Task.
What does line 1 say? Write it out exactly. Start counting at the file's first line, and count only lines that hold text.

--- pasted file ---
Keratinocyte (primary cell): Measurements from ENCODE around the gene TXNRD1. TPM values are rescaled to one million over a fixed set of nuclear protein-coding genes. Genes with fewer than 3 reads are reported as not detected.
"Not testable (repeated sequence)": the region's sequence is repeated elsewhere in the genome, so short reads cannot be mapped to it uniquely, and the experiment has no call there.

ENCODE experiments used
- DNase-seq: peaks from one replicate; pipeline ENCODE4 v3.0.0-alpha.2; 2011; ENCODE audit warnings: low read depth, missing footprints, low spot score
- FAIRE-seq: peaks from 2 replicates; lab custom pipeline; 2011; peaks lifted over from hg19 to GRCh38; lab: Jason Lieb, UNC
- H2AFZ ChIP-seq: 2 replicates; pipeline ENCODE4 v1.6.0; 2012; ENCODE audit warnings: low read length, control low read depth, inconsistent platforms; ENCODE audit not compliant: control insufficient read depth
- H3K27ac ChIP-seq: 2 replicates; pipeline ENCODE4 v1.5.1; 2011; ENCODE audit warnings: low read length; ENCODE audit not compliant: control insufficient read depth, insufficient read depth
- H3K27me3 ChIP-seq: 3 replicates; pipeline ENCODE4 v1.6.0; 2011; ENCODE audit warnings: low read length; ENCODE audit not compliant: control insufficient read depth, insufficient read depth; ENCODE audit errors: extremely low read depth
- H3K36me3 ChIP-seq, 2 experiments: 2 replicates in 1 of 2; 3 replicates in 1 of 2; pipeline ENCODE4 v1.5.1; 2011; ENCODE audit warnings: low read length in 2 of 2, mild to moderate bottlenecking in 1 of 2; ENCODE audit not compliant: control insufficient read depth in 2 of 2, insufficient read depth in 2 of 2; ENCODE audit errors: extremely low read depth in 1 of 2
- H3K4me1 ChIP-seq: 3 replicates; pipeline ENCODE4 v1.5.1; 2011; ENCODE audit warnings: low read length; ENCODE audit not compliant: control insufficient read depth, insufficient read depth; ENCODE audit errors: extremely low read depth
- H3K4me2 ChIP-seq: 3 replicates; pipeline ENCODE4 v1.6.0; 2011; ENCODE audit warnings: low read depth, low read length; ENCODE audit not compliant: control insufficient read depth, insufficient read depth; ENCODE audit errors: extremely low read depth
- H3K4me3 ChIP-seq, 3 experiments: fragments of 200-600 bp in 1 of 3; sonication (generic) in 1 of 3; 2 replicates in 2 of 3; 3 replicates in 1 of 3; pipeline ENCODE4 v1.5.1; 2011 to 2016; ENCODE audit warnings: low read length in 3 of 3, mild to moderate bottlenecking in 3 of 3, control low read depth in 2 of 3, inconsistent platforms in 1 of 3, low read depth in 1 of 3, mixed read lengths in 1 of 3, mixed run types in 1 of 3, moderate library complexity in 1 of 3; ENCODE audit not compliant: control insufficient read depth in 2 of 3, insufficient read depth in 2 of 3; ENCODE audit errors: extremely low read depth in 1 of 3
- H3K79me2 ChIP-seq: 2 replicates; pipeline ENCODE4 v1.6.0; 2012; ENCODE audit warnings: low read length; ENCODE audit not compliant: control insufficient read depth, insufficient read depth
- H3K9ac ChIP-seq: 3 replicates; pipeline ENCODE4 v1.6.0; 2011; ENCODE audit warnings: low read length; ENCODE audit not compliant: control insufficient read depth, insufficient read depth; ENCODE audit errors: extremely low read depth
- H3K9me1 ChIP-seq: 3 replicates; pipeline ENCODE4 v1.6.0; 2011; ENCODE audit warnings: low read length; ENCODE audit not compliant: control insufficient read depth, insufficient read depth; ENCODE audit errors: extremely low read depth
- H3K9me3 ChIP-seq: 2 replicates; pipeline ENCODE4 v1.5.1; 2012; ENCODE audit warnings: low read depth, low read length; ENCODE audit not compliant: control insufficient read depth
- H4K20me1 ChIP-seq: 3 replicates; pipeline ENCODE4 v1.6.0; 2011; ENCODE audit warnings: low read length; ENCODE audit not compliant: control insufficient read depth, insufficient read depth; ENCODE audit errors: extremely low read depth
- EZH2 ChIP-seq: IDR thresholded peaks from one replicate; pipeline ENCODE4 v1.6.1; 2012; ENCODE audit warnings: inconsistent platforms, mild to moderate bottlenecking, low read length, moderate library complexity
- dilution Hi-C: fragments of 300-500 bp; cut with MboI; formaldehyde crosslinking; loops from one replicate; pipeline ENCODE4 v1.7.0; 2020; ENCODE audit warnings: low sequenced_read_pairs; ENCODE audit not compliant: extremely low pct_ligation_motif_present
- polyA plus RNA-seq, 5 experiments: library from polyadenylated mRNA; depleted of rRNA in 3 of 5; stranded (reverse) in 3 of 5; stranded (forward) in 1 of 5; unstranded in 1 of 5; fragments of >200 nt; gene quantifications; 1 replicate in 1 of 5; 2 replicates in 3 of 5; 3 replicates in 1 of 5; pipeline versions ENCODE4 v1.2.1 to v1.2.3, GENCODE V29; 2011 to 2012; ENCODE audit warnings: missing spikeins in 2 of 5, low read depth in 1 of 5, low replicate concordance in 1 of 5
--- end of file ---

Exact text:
Keratinocyte (primary cell): Measurements from ENCODE around the gene TXNRD1. TPM values are rescaled to one million over a fixed set of nuclear protein-coding genes. Genes with fewer than 3 reads are reported as not detected.